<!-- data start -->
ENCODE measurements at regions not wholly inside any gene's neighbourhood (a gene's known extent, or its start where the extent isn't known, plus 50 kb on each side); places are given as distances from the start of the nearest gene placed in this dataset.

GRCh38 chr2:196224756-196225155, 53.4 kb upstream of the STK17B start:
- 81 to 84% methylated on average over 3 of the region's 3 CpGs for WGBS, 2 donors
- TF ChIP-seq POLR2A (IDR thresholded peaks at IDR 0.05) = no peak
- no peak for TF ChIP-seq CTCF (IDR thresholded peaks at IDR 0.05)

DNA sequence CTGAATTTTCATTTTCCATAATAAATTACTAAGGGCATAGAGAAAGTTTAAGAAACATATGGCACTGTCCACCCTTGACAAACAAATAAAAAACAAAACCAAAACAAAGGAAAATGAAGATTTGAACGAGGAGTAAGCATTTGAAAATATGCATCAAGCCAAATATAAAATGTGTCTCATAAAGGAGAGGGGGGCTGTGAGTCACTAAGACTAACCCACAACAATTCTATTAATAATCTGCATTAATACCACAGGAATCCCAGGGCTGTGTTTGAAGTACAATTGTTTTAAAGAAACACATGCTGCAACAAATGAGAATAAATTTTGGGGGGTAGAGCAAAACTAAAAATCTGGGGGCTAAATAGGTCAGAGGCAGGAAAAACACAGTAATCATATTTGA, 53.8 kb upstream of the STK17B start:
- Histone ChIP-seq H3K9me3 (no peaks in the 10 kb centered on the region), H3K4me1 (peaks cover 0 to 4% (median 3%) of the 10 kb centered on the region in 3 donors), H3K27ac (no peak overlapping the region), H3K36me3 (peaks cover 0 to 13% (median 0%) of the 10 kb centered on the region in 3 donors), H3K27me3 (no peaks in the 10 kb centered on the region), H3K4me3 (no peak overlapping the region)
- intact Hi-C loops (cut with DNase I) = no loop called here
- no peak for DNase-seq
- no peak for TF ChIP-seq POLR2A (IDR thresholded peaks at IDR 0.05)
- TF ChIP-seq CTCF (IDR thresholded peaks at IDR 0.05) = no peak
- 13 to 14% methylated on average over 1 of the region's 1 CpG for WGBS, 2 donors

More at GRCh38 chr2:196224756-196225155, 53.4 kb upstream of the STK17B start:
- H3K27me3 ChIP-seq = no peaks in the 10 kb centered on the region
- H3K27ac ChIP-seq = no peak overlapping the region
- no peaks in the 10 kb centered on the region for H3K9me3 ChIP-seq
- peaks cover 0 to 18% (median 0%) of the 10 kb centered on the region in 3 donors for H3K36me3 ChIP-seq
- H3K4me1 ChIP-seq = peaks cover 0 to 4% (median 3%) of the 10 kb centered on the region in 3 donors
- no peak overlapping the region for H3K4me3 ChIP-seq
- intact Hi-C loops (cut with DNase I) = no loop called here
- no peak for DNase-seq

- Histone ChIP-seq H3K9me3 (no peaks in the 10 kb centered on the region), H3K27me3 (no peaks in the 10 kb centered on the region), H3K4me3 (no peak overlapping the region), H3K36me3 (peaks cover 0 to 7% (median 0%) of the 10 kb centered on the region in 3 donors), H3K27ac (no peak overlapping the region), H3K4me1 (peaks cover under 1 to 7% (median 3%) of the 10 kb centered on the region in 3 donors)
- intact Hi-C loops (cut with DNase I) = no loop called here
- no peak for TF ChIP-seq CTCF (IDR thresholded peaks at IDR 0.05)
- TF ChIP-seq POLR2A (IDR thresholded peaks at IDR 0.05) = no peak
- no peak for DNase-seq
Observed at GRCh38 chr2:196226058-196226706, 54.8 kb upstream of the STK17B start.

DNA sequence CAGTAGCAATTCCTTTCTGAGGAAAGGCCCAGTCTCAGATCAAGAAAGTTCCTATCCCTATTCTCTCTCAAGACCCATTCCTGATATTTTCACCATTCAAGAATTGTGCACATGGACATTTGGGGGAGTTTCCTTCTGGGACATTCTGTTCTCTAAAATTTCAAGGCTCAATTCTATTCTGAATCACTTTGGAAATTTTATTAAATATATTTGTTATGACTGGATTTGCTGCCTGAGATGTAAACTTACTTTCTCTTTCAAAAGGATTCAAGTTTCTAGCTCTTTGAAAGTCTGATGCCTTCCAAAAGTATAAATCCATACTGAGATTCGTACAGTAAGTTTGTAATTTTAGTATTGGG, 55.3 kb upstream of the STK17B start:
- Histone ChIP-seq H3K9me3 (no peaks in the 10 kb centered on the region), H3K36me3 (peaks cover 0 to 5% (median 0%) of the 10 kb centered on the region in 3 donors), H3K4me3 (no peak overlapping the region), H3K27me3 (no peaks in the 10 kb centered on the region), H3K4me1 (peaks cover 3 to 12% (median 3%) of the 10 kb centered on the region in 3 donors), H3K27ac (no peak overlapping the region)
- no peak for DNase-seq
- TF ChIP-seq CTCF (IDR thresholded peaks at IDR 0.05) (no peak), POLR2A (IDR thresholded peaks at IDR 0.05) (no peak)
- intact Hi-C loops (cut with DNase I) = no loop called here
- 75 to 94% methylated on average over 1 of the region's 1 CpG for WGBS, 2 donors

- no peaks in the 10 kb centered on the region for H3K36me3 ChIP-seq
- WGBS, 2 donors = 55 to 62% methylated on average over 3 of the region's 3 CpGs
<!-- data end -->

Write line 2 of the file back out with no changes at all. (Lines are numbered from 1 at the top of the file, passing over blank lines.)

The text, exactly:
GRCh38 chr2:196224756-196225155, 53.4 kb upstream of the STK17B start: